6 minute read 10 Aug 2021
India’s women power at Tokyo Olympics

Storming Tokyo: superlative show by Indian sportswomen at the Olympics

By Aashish Kasad

EY India National Leader - Chemicals and Agriculture sector; India Region Diversity & Inclusiveness Business Sponsor

Go-to strategic advisor on Indian tax and regulatory matters. Passionate about reading, travel and music.

6 minute read 10 Aug 2021

The inspiring performance by Indian sportswomen at the Tokyo Olympics could signal the start of a new societal order.

While the country revels in the glory of unprecedented performances by the Indian contingent at the Tokyo Olympics, it is hard to ignore that this edition of the games served as a windfall event for Indian women. One day into the event, a weightlifter from one of India’s remotest hinterlands, Saikhom Mirabai Chanu, set the course for the next two weeks by winning India’s first medal at the games – a silver medal. In the days that followed, India’s ace shuttler, PV Sindhu, and pugilist, Lovlina Borgohain – two women coming from very diverse backgrounds made the country proud again by securing bronze medals. What stood out for both was how they fought each of their battles with grit and determination, oftentimes bouncing back from the clutches of defeat.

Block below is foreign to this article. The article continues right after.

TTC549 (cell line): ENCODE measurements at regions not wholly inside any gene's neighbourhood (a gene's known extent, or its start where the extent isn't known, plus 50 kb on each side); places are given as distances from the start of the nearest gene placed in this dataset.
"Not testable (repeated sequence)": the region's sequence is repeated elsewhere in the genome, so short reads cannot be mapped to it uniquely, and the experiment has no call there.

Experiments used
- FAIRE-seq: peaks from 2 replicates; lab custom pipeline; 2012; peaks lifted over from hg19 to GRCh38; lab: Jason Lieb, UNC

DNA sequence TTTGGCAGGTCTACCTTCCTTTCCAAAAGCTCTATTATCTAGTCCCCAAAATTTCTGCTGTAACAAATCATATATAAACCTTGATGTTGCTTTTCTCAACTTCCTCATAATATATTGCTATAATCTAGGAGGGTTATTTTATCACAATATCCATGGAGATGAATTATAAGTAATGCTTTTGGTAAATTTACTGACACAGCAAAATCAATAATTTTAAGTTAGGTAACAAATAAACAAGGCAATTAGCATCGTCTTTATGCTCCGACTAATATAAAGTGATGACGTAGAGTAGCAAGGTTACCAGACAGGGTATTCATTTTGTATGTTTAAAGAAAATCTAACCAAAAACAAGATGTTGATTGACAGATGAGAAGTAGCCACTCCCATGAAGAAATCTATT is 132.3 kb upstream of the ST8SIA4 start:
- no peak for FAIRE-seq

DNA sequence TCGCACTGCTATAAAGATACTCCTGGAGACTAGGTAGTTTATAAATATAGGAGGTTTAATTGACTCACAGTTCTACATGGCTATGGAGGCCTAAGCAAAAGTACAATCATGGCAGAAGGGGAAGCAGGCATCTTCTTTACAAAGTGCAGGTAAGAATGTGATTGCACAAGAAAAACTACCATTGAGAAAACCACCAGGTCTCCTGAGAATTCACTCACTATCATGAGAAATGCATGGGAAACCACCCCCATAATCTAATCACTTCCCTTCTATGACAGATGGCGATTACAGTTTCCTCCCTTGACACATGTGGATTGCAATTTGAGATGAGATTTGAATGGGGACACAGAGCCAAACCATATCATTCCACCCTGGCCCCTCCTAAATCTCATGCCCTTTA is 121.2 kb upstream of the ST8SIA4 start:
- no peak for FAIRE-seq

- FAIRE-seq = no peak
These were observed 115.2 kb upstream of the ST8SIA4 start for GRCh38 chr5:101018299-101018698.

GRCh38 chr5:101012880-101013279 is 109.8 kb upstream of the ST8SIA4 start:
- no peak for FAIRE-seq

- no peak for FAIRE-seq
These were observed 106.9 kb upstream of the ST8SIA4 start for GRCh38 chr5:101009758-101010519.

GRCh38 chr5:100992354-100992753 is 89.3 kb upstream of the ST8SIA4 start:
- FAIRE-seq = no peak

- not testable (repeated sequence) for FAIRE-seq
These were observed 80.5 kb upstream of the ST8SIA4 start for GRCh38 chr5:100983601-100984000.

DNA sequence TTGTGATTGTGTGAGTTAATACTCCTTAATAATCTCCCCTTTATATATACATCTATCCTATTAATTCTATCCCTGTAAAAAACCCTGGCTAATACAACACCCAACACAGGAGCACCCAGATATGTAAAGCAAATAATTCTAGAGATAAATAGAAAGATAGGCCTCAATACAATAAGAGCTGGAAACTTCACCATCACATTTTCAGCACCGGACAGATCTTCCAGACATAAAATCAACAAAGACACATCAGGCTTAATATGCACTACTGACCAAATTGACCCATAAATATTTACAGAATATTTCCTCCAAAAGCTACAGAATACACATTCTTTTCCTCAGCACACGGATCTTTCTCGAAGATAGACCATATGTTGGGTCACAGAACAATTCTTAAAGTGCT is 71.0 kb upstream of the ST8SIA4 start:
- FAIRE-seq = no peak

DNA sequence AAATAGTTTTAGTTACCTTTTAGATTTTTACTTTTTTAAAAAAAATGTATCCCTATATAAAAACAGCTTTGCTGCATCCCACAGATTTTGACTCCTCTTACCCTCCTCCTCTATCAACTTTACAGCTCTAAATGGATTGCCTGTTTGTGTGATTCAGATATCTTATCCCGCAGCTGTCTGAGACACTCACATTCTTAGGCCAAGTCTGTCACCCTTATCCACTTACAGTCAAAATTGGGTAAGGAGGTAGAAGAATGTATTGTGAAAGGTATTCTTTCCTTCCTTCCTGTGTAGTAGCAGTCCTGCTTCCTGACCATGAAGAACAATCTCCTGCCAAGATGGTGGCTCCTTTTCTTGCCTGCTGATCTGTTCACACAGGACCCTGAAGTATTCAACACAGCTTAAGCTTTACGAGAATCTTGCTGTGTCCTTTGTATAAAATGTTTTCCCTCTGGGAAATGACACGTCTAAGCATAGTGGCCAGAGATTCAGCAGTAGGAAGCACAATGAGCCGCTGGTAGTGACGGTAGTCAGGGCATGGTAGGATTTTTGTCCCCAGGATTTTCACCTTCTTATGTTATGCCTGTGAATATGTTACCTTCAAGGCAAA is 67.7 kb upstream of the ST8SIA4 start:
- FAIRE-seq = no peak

When Aditi Ashok, a 23-year-old golfer ranked 200th in the world, participated at the games, most had written her off. Although she lost the medal by a stroke, finishing at 4th, Ashok stunned everyone with her tenacious overall performance. She maintained the 2nd position in 3 rounds out of 4, and even tied with the world number 1 and gold medalist Nelly Korda of USA and former world number 1 Lydia Ko of New Zealand at one point of Round 4. Her confidence, grit, determination, consistency and persistence, despite the setback of finishing 41st in the previous edition of the games, displays an inspiring level of maturity. In many ways, Ashok is defining the new age Indian woman.

The story of Kamalpreet Kaur, a discus thrower, is filled with adversity. 25-year-old, Kamalpreet's journey has been extraordinary. She overcame many challenges at every stage of her career – systemic, economic, and societal – to secure the 6th position in the final.